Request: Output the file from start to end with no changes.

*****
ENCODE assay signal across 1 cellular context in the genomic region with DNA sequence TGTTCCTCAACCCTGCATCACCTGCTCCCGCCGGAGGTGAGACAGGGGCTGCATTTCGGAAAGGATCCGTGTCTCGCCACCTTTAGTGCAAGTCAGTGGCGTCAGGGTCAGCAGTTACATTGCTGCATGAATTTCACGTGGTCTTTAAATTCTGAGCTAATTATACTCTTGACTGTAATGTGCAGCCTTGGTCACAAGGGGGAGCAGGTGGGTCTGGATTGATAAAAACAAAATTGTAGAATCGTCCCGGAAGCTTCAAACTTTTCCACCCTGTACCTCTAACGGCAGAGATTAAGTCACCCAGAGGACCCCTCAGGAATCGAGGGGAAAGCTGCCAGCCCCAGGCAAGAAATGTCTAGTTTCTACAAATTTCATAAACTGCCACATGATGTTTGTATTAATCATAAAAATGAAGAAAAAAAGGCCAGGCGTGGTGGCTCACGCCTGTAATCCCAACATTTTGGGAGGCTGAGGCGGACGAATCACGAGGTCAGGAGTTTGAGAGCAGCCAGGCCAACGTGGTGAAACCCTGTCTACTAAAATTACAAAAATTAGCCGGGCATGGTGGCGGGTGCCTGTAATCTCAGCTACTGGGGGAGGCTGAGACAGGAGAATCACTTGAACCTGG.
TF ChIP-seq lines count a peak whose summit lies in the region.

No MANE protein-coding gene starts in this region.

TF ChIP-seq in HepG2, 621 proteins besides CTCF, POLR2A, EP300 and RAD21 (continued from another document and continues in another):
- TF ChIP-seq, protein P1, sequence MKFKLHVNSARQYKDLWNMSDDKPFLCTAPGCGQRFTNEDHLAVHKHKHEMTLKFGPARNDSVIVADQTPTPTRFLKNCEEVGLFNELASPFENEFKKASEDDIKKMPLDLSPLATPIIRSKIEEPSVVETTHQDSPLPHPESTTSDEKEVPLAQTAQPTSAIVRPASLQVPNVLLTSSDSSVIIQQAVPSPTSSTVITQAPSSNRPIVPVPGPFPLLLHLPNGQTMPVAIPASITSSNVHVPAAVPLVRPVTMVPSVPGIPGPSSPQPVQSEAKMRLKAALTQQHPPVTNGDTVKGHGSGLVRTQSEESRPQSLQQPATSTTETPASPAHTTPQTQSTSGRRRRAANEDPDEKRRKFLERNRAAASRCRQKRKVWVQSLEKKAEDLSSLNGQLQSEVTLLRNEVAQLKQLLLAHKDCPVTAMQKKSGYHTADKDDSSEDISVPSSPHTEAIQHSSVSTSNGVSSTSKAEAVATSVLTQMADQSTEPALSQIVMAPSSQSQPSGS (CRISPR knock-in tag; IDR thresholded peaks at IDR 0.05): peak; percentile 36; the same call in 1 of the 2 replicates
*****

ENCODE assay signal across 1 cellular context in the genomic region with DNA sequence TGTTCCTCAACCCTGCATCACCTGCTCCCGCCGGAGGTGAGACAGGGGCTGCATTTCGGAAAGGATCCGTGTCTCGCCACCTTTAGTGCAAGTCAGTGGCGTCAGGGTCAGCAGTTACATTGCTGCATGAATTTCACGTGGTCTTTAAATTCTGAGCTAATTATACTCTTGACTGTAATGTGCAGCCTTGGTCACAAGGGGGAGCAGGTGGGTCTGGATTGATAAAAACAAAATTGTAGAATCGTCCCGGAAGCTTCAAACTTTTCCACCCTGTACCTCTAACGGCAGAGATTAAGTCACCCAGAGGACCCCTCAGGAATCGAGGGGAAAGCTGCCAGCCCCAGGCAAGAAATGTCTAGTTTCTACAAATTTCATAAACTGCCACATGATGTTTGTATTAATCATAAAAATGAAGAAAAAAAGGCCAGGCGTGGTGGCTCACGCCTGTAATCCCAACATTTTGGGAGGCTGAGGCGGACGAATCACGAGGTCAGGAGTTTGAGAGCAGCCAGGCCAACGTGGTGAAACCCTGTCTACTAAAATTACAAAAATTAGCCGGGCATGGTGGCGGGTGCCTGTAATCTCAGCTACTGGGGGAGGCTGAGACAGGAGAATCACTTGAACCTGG.
TF ChIP-seq lines count a peak whose summit lies in the region.

No MANE protein-coding gene starts in this region.

TF ChIP-seq in HepG2, 621 proteins besides CTCF, POLR2A, EP300 and RAD21 (continued from another document and continues in another):
- TF ChIP-seq, protein P1, sequence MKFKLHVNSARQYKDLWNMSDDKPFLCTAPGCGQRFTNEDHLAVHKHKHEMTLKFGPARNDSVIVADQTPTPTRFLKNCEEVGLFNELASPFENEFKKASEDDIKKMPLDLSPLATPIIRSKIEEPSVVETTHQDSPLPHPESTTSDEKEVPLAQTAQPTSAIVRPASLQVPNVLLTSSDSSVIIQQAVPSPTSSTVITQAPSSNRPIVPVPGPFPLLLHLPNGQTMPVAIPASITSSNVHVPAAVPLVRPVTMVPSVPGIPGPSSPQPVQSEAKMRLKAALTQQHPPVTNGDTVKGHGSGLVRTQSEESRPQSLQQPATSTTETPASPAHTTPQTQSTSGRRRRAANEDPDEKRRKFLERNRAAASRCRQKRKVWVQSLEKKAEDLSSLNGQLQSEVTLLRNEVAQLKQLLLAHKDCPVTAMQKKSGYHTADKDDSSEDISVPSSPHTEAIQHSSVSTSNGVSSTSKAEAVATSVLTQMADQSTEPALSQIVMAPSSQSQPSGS (CRISPR knock-in tag; IDR thresholded peaks at IDR 0.05): peak; percentile 36; the same call in 1 of the 2 replicates